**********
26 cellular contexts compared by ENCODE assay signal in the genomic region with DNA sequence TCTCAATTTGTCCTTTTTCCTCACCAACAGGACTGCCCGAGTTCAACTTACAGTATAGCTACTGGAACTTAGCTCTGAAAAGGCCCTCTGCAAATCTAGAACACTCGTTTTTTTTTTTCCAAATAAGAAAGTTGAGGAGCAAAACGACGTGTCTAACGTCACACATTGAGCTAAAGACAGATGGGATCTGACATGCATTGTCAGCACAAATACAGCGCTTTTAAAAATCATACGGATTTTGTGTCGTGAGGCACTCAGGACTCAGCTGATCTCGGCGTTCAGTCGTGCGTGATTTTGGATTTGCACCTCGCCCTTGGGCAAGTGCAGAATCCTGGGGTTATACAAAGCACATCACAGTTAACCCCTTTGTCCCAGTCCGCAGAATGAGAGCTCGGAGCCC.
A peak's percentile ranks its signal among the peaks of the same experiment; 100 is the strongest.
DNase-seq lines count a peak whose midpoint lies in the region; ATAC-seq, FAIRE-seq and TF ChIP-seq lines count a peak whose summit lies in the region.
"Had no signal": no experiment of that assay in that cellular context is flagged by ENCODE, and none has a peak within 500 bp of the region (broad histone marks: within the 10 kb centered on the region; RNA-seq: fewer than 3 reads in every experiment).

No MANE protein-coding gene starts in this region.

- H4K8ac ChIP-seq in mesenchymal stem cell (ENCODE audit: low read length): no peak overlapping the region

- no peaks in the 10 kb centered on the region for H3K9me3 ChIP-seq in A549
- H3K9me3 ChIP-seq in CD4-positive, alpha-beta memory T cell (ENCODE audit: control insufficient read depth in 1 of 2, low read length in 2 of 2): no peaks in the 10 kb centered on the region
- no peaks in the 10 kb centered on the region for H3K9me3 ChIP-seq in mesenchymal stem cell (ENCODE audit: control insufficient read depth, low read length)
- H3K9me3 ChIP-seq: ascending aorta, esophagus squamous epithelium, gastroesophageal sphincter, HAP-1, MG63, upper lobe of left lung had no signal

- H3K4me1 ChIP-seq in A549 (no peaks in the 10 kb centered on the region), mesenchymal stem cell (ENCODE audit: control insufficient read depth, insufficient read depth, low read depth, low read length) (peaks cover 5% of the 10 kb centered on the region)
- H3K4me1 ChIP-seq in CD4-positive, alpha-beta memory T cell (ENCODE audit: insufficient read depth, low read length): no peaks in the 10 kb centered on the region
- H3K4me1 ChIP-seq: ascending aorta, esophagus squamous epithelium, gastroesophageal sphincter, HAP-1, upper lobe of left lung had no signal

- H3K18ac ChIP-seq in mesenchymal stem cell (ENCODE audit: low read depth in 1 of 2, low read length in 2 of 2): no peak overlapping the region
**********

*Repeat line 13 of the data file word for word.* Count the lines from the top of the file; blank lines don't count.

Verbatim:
- H3K4me1 ChIP-seq: ascending aorta, esophagus squamous epithelium, gastroesophageal sphincter, HAP-1, upper lobe of left lung had no signal